Tuesday, April 27, 2010

Az Publishing Author Feature #4: The Lamplighter Collection

Author Interview with Todd VanHooser:
When did you first realize you wanted to write?
Wanting to write and learning to write came at two separate times for me.  Even as a kid I was a story-teller.  Mostly this came in the form of Star Wars or G.I Joe action figures, and the occasional ghost story told to my younger brother’s group of friends.  As I got older, those stories evolved into a written form, and by high school I realized I had some talent for writing.  It was raw, ugly talent, however, and I didn’t quite grasp this until I took higher level creative writing courses in college.  In college I began to appreciate the craft of writing, and not just the storytelling aspect of it.  Good writing has depth and invites the reader to be an active participant.  Once I got a handle on this, I really began to enjoy the prospect of sharing stories that readers would remember.

What would you say is your most interesting writing habit?
I keep a small cube-shaped book by my desk.  It’s cleverly titled “The Writer’s Block,” and flipping through it, you’ll find all kinds of odd ideas or suggestions to keep you, as the writer, fresh.  Some of these include “Write naked,” or “Write an argument between two characters that begins in bed,” or “Start at the end.”  Sometimes a little writing exercise is a great way to jumpstart the creative engine, so I’ll occasionally do a page on some random subject just to work out the kinks and get my brain in that writing mode.  For the record, I’ve not taken the “write naked” advice, but I’m sure it works for someone out there.  I read an interview with Stephen King where he mentioned that occasionally he’ll crank up some angry rock music on the stereo while he writes.  He finds it inspiring, and I completely agree that music can be a huge motivating force.   I haven’t tried King’s influences, but I can say that one of my short stories came about thanks to a line from a Pearl Jam song, and another, more recent work, was written with “All Along the Watchtower” playing in the background.  One other trick that I use is that after something is on the page, I will always go back and read it out loud.  Dialogue, in particular, needs to be spoken.  Our ear picks up certain aspects that our eye will miss on the written page.  It’s a rule for me that everything must pass the “out loud reading test” before it goes to the next level.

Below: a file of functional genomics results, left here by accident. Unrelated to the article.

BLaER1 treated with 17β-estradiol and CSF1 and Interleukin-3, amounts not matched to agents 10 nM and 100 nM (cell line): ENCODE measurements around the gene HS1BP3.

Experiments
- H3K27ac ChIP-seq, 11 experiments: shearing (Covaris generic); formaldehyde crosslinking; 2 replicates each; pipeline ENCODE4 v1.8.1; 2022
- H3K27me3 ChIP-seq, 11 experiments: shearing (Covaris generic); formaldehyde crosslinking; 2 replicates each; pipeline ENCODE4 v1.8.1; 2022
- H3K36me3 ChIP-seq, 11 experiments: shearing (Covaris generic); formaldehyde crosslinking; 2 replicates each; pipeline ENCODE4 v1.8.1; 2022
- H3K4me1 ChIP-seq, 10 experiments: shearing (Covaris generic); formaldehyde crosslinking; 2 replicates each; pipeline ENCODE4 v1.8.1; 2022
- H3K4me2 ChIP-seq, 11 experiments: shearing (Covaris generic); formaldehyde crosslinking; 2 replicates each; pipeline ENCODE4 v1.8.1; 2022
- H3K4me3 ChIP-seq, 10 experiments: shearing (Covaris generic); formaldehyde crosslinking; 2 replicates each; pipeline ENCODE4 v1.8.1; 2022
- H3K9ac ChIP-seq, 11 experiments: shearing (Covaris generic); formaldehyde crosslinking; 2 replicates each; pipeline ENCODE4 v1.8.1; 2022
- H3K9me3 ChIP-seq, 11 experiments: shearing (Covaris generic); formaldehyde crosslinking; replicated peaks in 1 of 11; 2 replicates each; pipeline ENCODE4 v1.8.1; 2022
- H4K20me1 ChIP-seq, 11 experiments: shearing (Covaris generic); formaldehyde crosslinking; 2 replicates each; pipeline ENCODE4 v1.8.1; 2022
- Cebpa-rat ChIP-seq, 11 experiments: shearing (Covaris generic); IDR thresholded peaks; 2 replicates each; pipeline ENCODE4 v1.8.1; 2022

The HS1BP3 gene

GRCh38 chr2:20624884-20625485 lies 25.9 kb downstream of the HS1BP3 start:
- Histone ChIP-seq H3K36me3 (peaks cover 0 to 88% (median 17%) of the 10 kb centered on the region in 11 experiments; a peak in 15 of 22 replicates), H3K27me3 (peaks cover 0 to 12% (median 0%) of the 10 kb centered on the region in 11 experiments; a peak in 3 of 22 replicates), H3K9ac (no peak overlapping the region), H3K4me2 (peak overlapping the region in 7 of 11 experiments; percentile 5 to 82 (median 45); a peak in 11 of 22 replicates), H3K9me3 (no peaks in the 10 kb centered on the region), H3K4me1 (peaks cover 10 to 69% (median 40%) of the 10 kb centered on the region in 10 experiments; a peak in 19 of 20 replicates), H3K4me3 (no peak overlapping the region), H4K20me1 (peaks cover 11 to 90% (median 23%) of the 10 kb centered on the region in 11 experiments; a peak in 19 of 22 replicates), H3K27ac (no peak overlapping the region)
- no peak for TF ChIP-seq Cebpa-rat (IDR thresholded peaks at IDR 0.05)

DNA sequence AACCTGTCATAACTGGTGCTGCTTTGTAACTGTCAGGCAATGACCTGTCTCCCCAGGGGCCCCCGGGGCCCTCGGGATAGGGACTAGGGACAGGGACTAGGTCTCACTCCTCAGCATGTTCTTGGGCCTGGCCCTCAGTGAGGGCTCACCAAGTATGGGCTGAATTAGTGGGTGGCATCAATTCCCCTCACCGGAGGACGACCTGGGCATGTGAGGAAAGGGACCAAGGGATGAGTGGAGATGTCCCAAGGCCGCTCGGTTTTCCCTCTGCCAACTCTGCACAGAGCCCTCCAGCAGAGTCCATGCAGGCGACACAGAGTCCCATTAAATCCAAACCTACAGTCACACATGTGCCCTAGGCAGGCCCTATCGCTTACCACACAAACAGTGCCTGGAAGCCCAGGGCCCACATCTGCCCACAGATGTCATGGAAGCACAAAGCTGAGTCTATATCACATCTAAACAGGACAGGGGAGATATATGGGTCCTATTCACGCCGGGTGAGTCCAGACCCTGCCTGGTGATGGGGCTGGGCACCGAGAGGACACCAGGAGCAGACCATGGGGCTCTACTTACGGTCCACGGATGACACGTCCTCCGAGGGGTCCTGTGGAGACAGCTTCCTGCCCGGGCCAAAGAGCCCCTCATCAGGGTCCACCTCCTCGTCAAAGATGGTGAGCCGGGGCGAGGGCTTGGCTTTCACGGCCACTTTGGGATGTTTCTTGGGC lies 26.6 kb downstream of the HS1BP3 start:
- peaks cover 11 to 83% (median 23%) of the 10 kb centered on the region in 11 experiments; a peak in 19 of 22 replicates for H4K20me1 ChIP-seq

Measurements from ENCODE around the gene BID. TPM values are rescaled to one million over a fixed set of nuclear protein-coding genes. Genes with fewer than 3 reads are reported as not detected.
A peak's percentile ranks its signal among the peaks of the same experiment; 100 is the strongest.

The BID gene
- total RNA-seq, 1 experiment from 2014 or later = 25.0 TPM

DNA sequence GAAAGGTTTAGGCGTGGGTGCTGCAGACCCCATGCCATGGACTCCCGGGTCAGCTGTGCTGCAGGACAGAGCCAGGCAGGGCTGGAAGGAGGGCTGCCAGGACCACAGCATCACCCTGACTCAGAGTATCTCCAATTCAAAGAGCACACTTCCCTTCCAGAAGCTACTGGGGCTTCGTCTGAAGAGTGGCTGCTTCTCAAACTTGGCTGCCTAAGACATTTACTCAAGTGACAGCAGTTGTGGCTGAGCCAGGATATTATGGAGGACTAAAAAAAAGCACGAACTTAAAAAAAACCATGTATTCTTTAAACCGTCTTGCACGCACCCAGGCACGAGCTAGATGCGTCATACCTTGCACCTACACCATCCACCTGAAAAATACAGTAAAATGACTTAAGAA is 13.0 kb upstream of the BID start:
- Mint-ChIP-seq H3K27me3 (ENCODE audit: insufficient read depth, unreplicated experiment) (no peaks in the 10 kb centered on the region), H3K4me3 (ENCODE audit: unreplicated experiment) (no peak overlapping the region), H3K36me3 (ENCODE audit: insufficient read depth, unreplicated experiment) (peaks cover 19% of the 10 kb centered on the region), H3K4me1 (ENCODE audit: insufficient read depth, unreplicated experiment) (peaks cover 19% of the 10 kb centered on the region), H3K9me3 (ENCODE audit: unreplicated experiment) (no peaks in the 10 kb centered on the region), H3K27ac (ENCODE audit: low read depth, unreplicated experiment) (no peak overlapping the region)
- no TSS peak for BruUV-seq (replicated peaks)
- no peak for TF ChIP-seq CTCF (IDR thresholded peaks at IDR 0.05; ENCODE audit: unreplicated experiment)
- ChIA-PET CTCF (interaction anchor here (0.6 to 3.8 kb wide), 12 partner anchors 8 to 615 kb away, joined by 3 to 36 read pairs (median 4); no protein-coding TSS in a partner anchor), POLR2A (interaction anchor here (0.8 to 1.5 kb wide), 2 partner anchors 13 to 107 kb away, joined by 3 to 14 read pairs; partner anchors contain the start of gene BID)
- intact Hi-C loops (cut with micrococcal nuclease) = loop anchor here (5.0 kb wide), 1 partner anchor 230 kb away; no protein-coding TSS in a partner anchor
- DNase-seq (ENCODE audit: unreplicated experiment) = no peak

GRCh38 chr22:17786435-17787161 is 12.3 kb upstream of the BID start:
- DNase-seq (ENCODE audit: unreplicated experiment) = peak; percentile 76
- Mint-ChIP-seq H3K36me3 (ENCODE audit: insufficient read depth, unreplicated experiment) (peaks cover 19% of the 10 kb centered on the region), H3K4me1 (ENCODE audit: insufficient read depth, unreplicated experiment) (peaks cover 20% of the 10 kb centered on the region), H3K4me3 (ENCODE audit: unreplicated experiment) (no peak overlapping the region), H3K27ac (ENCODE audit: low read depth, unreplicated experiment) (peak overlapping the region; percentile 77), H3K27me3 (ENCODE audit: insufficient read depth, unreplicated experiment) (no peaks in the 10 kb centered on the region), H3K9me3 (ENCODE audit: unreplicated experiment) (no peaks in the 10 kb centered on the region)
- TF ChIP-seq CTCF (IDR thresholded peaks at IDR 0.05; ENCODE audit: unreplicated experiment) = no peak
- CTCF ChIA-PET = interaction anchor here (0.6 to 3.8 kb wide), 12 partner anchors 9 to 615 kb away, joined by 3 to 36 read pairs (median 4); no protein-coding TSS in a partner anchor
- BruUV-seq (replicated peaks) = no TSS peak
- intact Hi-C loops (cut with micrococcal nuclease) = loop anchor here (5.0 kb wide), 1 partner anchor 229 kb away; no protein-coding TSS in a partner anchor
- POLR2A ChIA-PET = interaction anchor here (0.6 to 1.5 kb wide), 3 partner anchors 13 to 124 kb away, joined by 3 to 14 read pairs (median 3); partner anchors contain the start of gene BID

What was one of the most surprising things you learned in writing your book(s)?
I love getting deep into a story and feeling it begin to take on a life of its own.  I think that when an author has a hold of a good story it feels more like a labor of discovery rather than creation.  In other words, the story is already there, waiting to be found.  It’s like a literary scavenger hunt with bits of plot, scraps of character, and clue-like symbols left behind in strategic locations of the mind that eventually lead to the finish line. Don’t get me wrong—any effective writing is the fruit of structured plot and meticulous attention to detail.  But sometimes, while in the “belly of the beast,” the story seems to come alive and guides you, the author, in a certain direction.  Those are the stories that want to be told.  That’s a great feeling when you can sit back and settle in for the ride.

What do you think makes a compelling story?
There are a number of important ingredients that go into making a compelling story.  Conflict is essential—everything hinges on this.  Relatable characters forge connections to readers.  If you take a character that your audience loves and create tension, suspense, or conflict, readers will respond. Timeliness or timelessness can also be an important factor.  A timely story is tethered to what is happening or what is popular in society right now.  A timeless story is always relevant, and will always be compelling to any audience.  The author needs to know what they’re writing.